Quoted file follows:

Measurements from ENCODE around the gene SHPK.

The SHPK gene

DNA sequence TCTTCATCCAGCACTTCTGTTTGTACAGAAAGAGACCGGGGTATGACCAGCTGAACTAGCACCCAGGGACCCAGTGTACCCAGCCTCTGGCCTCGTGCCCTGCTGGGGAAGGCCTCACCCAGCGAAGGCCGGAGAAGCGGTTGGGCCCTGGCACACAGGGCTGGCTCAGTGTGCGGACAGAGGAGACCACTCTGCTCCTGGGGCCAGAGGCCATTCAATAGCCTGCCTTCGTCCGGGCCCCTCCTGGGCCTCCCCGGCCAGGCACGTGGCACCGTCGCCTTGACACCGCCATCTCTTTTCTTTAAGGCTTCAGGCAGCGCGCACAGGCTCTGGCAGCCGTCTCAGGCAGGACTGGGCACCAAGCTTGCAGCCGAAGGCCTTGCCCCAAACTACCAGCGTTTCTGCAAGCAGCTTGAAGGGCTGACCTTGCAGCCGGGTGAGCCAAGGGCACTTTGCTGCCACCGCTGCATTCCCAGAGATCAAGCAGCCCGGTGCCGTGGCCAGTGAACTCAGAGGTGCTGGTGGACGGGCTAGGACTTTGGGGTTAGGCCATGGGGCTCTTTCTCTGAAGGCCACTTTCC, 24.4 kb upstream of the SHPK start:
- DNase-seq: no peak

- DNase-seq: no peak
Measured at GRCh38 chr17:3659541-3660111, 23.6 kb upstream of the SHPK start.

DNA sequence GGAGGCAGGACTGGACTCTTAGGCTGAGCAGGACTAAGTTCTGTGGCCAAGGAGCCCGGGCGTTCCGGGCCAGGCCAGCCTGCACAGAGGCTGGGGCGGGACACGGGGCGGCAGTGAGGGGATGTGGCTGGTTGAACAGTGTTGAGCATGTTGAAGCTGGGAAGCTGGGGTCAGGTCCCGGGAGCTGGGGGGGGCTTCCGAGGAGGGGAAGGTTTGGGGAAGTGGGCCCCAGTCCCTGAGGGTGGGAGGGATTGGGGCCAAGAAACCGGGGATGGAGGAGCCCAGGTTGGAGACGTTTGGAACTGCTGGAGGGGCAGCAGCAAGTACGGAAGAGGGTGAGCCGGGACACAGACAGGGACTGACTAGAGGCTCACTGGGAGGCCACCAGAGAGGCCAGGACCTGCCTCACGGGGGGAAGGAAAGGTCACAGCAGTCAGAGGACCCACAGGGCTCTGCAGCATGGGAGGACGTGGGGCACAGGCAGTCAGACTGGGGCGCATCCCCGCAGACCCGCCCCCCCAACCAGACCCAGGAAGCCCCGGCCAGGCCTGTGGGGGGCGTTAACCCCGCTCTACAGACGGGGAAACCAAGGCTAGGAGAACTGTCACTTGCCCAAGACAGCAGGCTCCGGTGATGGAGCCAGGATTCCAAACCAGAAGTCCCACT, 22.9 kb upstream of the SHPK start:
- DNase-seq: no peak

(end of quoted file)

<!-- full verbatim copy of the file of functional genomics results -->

Measurements from ENCODE around the gene SHPK.

The SHPK gene

DNA sequence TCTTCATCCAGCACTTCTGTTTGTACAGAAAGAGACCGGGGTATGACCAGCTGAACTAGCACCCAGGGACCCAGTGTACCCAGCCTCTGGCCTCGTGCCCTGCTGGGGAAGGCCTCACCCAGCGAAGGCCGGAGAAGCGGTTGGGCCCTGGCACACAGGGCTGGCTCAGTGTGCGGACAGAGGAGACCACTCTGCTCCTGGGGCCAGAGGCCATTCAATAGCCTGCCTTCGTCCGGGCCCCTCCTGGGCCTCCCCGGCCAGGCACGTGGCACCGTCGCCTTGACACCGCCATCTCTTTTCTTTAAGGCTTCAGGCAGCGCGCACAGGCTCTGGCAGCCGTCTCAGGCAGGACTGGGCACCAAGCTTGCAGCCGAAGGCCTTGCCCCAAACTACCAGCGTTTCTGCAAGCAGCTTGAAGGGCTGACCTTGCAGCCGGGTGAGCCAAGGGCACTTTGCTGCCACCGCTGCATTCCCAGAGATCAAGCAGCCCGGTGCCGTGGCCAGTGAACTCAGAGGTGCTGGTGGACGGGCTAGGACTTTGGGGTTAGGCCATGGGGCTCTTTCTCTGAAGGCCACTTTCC, 24.4 kb upstream of the SHPK start:
- DNase-seq: no peak

- DNase-seq: no peak
Measured at GRCh38 chr17:3659541-3660111, 23.6 kb upstream of the SHPK start.

DNA sequence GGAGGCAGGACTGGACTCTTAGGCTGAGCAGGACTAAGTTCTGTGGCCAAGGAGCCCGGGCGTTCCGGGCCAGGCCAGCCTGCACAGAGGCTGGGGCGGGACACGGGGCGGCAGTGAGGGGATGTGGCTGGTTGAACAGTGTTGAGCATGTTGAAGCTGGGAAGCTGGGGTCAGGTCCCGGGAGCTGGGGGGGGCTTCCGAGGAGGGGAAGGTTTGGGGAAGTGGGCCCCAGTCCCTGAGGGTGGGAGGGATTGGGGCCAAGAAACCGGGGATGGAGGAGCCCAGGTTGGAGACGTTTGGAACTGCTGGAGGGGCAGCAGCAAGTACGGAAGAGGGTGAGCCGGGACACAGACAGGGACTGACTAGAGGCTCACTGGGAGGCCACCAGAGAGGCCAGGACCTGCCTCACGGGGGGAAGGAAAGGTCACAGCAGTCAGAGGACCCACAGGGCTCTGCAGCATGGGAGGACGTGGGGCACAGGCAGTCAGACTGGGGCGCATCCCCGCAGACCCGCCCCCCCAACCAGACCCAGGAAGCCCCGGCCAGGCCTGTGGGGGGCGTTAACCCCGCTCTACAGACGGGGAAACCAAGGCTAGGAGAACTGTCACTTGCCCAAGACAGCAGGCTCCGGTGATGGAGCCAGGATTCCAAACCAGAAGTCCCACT, 22.9 kb upstream of the SHPK start:
- DNase-seq: no peak